120 Following


“Books are a uniquely portable magic.” 
― Stephen King, On Writing.

Nataliya's quotes

"If you want to know what a man's like, take a good look at how he treats his inferiors, not his equals."— J.K. Rowling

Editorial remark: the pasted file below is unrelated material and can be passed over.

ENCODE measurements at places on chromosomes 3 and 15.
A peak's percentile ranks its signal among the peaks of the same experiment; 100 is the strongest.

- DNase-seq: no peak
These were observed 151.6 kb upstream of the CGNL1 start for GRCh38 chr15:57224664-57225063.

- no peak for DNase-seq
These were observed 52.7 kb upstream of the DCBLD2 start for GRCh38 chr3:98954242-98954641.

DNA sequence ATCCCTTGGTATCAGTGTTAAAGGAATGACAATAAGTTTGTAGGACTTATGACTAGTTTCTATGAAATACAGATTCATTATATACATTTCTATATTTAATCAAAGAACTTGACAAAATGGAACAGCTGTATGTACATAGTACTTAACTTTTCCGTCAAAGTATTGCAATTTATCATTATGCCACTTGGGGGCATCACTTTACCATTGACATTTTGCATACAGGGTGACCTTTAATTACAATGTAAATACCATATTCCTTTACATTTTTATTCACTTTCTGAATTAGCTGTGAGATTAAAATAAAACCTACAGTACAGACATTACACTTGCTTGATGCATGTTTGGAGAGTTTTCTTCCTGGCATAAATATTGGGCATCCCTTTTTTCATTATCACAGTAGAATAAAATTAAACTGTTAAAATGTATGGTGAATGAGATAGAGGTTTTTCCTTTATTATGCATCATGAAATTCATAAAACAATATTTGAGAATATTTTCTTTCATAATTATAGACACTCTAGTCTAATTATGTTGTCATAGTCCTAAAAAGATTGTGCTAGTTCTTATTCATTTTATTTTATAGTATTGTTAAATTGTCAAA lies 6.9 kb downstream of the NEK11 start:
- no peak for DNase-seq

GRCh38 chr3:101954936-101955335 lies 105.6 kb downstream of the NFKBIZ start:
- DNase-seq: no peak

The Hollow (Hollow Trilogy) - Jessica Verday Despite Washington Irving references, about 90% of this book focuses only on the lovestruck gazing at a mysterious friendly boy who likes to hang out at a cemetery - Casper CaspIAN. Not a 'friendly ghost' at all, why'd you ask??? Yup, I just gave away the big plot point of this book. Which everyone, except the protagonist, is able to see from a mile away, with all the anvil-sized hints the author drops.Now, the idea of this story sounded interesting - our teenage protagonist Abbey knows that her best friend's death is likely very NOT accidental, and she just happens to live in the town made famous by Washington Irving's The Legend of Sleepy Hollow. The one with the headless horsemen, you know? However, the interesting premise goes right out of the window the moment Abbey meets a mysterious strange boy and - of course - immediately and automatically falls in love with him. Because that's how things apparently now work in YA novels - insta-love seems almost a genre requirement. Forget about the dead best friend - there is a boy to swoon about.But my biggest gripe with this book is this - the story reads pretty much like a young girl's diary. I remember starting one when I was nine (I lasted about a week); it went pretty much like this: "Dear diary, this is what happened today - *cue a long list of mundane things*". Well, this is what this story reads like. It details EVERY SINGLE MOMENT of Abbey's days - her wardrobe choices, her baking cookies, school, Caspian, school activities, cookies, making perfumes, Caspian, baking cookies, school, Caspian, cookies, perfumes (yes, cookies must be an important plot point given how often they are mentioned)... Okay, I'd keep the perfume part in - it is original and interesting, but the rest is just filler that bogs down the book and bloats the story that should have occupied a compact few hundred pages into three way-too-long books (yes, I've read the entire trilogy - only because I wanted to know how this dragged out story ends. Answer - unsatisfyingly, very much so).******** I just wish Jessica Verday had trusted that her readers can picture what is going on in the story without being spoon-fed every minute detail of everything. We do for the most part have working imaginations, y'know?Kristen (the dead friend) gets promptly forgotten for the most part. The Legend of Sleepy Hollow is referred to only on occasion. It's all about the friendly ghost mysterious boy for pages and pages and pages and pages. Because CLEARLY the world stops turning once a cute boy shows up. Who, for no good reason at all except the intended romanticism, starts calling her Astrid instead of Abbey. Witness protection program or what?"At that moment - in that small, concise, perfectly clear moment of time - I knew. It was that moment I fell in love with him. It actually caused me to stop, and time froze for just a second. But that feeling was so right, and so strong, that I knew I wasn't wrong."These sound like famous last words (of a potential victim of a crazy dangerous guy) - "I knew I wasn't wrong." *Eyeroll* I wish YA heroines would occasionally actually get to know a guy before deciding to irreversibly tie their destiny to him. Well, unless the boy is THIS CUTE!!! :) Abbey is not a terrible YA heroine. She actually has goals and aspirations for the future, actually related to her talent - perfume making. She is written to be quirky and independent. Unfortunately, the puppy-love and unnecessary detailing overshadow her potential.-------------------------------------------------------------------------Verdict: It's a predictable YA paranormal romance that is overly detailed, drags on way too much, mostly lacks character development, and could have benefited from some heavy editing. Nothing special about it. Granted, I am not a target audience and only read this one in support of Jessica Verday's stand on that whole "Wicked Pretty Things" debacle (Verday was asked to change a story for a teen anthology because her characters were gay, and that was not okay with the editor). Still, I expect an exciting story, target audience or not, and this one failed to deliver. 2 stars only because I liked that whole perfume-making bit.